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Officers' Quarters: Dressed down

Scott Andrews

Every Monday Scott Andrews contributes Officers' Quarters, a column about the ins and outs of guild leadership.

Sometimes a little stripping can be useful in a raid. I used to do it myself when I tanked with my paladin. Trash just never hit me hard enough to allow me to keep up my mana. I'd remove some gear so I'd actually take some damage and let Spiritual Attunement do its thing. But as a DPS class, you'd not doing anyone a favor by taking gear off. And then you're really not helping your case if you get angry about being "dressed down" over voice chat.

In this story lies an important lesson for all of us raid leaders -- but first, the naked truth:

Dear Scott,

Here's a long one that maybe you or the readers on WoW Insider can help me with. [. . .] We are a relatively casual raiding guild, only doing 25-man raids once or twice a week, and 10-mans whenever we have the people wanting to go. [. . .] We never force people to go to raids or to spec a certain way. Our guild rules are fairly simple, and basically amount to "don't be a jerk." This has worked out for us pretty well. [. . .]

With all of this, we were completely surprised at what happened last night while we were doing our weekly 25-man Naxx run. Throughout the night, one of our best members (highest non-officer rank, part of our hardcore 10-man groups, had been around forever) was goofing off a little bit and constantly taking off his gear and wanting to fight naked. This was mostly on trash, and as the raid leader and one of the officers, I would tell him to put his (very good) equipment back on so we could continue. He grumbled a little bit and put it back on, and I figured everything would be fine. And indeed, everything seemed fine through Loatheb, until when we downed him, our member gloated loudly on vent that he had done the fight completely naked. He had used Noggenfogger to become a skeleton so we wouldn't notice what he was doing. I was completely shocked.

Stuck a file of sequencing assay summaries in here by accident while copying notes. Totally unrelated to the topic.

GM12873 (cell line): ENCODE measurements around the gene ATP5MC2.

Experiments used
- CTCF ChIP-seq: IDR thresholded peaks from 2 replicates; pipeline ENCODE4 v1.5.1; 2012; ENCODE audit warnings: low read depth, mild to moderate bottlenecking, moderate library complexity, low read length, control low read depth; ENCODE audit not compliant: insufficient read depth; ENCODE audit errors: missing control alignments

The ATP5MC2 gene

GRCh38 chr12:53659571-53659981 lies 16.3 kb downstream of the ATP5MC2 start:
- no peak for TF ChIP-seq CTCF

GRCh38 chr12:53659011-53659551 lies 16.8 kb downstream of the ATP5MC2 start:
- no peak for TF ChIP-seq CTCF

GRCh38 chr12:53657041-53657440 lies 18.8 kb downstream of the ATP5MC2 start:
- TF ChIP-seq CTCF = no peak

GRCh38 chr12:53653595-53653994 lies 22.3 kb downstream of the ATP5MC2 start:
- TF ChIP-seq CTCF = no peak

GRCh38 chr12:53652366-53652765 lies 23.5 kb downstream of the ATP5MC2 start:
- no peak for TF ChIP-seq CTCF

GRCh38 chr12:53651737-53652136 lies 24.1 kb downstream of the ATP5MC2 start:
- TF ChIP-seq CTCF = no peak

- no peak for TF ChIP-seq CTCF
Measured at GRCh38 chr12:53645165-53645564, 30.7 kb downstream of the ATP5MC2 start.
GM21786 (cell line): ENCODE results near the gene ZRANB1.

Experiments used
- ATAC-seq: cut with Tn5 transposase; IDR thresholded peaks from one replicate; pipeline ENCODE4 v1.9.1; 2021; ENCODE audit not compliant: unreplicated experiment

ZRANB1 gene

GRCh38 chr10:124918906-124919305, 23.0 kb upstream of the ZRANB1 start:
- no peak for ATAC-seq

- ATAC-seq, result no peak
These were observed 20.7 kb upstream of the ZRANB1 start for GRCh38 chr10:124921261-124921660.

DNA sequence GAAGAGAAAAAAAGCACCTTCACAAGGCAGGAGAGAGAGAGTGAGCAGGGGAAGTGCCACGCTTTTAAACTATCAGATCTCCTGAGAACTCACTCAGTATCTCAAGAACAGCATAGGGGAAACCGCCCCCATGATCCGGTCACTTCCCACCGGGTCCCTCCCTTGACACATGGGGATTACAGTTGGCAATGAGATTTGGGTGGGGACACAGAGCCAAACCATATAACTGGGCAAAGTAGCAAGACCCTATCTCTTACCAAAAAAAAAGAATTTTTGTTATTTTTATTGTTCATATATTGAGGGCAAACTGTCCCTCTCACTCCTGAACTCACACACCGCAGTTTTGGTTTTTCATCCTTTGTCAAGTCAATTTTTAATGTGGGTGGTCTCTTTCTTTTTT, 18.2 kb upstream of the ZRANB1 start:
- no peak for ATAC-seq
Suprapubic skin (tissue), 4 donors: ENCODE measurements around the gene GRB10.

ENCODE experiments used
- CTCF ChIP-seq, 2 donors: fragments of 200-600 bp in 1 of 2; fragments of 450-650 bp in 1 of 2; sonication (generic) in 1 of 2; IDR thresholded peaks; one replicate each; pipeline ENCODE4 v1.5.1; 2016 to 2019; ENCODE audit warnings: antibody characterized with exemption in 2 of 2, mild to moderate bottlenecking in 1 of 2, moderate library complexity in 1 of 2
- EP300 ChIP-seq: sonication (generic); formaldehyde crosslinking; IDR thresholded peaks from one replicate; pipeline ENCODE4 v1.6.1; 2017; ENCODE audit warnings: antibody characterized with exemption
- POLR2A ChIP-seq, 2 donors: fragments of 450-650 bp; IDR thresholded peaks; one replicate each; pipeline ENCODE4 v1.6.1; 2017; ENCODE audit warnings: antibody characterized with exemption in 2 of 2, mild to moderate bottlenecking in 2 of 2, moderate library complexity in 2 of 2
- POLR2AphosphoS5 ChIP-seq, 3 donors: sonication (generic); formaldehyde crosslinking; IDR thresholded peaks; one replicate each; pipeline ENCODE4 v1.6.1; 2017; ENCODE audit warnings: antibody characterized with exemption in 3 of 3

The officers had a quick 10-second meeting in the Officer Channel, trying to figure out what to do. First off, we decided right away that he wasn't allowed to roll for any of the loot that dropped from that boss, since apparently he thought he didn't need gear anyway. So we told him in Vent never to do it again, and that he wasn't going to get any loot, and (language ahead!) I told him not to be a d*ck, basically like our guild rules state.

Anyway, we figured everything had worked out, until after the run I got a whisper. The member said that we were wrong to get on to him on Vent in front of everyone and that we were treating him like crap and that he was just trying to have fun. I tried to explain that we weren't trying to be unfair to him, and that it was important that everyone know that we weren't going to accept that kind of behavior from anyone, as if everyone does whatever they want to "have fun," we can't get anything done anymore as it will be complete chaos. He said that since we still killed the boss in one try, it shouldn't matter. Even so, if you know the Loatheb fight, you know that it is a pure DPS race, and that every bit matters. Five people in our raid died because we were a little slower on DPS than usual. Were the deaths his fault? Maybe, maybe not. But it's important that everyone give everything they can so that we can do things as smoothly as possible.